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  • Conjunction

    I was born in 1949, and share the sentiments of the Claregate post regarding how to me personally war is an alien experience. I have never served in the army and part of my interest in Dr Baker’s memoirs is that I am full of curiosity about how a person manages the constant noise, stress, fear, adrenaline, and need to keep a clear head that I imagine experience of war is about. Dr Baker’s book is particularly good, compared to other war memoirs I have read, in giving an account of this experiential aspect.

    Regarding what the war was about, my viewpoint is slightly different than the above post, having been brought up by parents who had been in the Communist party, and having an academic background, having read widely on the causes of the world wars in the last century.

    There are arguments, some emanating from respected esoteric circles, that at least in one respect, global conflict was caused by a clash of empires, or would-be empire-builders, that it was a manifestation of the out of control capitalist machine, and not just a response to an unhinged Third Reich.

    Such critics might go on to question the entire basis of the British Empire, and indeed, the Empire is rather unfashionable just now, even to the extent that historians avoid it, and I sometimes feel that the feelings and attitudes of the ruling class Victorians like Disraeli, Gladstone and Salisbury are almost completely incomprehensible to the modern generation, if indeed, the schools they went to thought it worth their while to examine such matters at all.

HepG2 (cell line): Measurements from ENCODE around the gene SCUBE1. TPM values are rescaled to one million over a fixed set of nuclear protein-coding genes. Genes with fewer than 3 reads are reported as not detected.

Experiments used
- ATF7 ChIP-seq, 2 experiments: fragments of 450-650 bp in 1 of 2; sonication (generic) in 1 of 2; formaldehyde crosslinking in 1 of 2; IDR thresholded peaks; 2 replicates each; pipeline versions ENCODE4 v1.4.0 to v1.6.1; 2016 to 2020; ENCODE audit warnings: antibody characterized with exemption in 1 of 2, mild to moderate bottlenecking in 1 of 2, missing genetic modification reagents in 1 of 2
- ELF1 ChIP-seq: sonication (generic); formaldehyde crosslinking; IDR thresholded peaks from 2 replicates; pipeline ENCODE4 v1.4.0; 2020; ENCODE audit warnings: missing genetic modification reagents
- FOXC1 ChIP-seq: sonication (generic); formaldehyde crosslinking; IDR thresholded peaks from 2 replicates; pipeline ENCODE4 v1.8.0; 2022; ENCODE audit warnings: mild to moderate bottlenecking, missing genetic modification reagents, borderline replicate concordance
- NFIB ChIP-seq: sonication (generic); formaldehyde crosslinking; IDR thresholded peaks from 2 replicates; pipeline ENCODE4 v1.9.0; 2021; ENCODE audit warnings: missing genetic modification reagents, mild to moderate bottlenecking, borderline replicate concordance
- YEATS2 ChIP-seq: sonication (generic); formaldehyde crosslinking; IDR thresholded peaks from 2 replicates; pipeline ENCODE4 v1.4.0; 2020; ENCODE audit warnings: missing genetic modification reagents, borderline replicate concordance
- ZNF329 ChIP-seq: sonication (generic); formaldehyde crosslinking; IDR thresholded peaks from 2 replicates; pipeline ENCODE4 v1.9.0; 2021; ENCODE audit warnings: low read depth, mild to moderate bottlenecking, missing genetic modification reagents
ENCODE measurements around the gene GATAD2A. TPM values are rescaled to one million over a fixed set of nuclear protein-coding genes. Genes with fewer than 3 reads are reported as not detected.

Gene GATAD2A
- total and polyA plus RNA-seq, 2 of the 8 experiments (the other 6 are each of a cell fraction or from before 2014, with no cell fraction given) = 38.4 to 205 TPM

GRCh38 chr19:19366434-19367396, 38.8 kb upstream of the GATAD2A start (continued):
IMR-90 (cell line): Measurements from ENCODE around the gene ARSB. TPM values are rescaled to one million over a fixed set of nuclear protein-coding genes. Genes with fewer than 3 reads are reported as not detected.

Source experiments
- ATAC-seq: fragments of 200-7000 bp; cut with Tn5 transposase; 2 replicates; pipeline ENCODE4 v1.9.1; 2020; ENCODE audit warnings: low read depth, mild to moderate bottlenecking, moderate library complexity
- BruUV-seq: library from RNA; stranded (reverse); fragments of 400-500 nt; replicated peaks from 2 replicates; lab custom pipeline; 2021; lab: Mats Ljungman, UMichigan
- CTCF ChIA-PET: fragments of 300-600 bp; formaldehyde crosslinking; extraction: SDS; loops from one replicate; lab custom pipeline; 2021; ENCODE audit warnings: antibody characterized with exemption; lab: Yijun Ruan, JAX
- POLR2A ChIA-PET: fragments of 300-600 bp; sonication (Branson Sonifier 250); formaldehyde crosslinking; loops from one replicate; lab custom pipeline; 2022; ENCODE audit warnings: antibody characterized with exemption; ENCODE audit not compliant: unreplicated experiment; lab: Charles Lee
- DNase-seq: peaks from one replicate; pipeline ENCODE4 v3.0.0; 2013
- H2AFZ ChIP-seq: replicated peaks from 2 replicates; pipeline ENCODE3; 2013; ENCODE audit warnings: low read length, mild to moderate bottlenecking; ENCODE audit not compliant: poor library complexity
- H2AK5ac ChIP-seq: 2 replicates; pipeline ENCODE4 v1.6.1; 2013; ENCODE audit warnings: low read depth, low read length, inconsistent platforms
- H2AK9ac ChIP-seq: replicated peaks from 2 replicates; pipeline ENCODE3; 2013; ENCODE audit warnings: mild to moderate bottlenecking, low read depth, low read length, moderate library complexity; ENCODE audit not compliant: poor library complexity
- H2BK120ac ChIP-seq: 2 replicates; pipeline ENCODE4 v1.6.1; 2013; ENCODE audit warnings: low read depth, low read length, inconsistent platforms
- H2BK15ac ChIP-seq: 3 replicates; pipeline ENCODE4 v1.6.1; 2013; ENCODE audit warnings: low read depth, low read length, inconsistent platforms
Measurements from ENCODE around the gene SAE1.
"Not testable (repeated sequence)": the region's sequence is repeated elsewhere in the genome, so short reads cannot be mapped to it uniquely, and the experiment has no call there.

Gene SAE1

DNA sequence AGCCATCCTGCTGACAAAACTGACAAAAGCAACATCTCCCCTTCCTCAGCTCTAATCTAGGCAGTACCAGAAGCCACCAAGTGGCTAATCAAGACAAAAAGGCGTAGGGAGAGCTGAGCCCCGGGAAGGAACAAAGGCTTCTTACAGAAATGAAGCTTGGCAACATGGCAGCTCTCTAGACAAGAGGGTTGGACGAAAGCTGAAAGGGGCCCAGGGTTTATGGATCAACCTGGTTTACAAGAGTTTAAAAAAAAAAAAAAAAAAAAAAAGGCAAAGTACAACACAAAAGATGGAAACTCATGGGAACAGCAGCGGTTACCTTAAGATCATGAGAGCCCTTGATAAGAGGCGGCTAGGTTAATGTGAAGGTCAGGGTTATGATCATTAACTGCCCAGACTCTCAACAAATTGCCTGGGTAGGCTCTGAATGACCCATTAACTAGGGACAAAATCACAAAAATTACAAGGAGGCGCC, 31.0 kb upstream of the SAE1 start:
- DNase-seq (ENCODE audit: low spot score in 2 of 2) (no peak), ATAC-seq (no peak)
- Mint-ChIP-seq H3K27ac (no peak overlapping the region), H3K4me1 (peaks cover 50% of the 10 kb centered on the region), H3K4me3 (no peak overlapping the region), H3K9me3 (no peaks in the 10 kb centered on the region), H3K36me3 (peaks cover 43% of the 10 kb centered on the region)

My own view is, however, that if you do study such matters, you come out with the view that there were certain disciplines and values which tended to emerge repeatedly in the establishment of the Empire, and that these values were at stake in the Second World War, in which the victory of the allies, especially in its foundation, was crucially due to British effort.

    Doulgas Baker’s book is the more of interest to me because he was brought up in South Africa, and fought through Ethiopia to North Africa, and finally to Italy. His reflections on the politics of the early war years, and the strategies pursued by Allied Command in the desert and in Italy are fascinating.

    Even more fascinating is the way that to me the book maps out what courage consists of: what demands are made of a man, what choices does he make, how does he relate to the collective, to vulnerable colleagues, how does he let off steam. Considered in the context of El Alamein and the Italian campaign, among the most notorious of all British endeavour on the battlefield, and therefore the most written about, these reflections have a classic status.

  • George

    An impactful, real-life story of one young man’s experience in a war to defend freedom. Also an accurate portrayal of his in-born character that doesn’t come from book learning. An inspiration for everyone facing life’s challenges which often feels like a daily battlefield.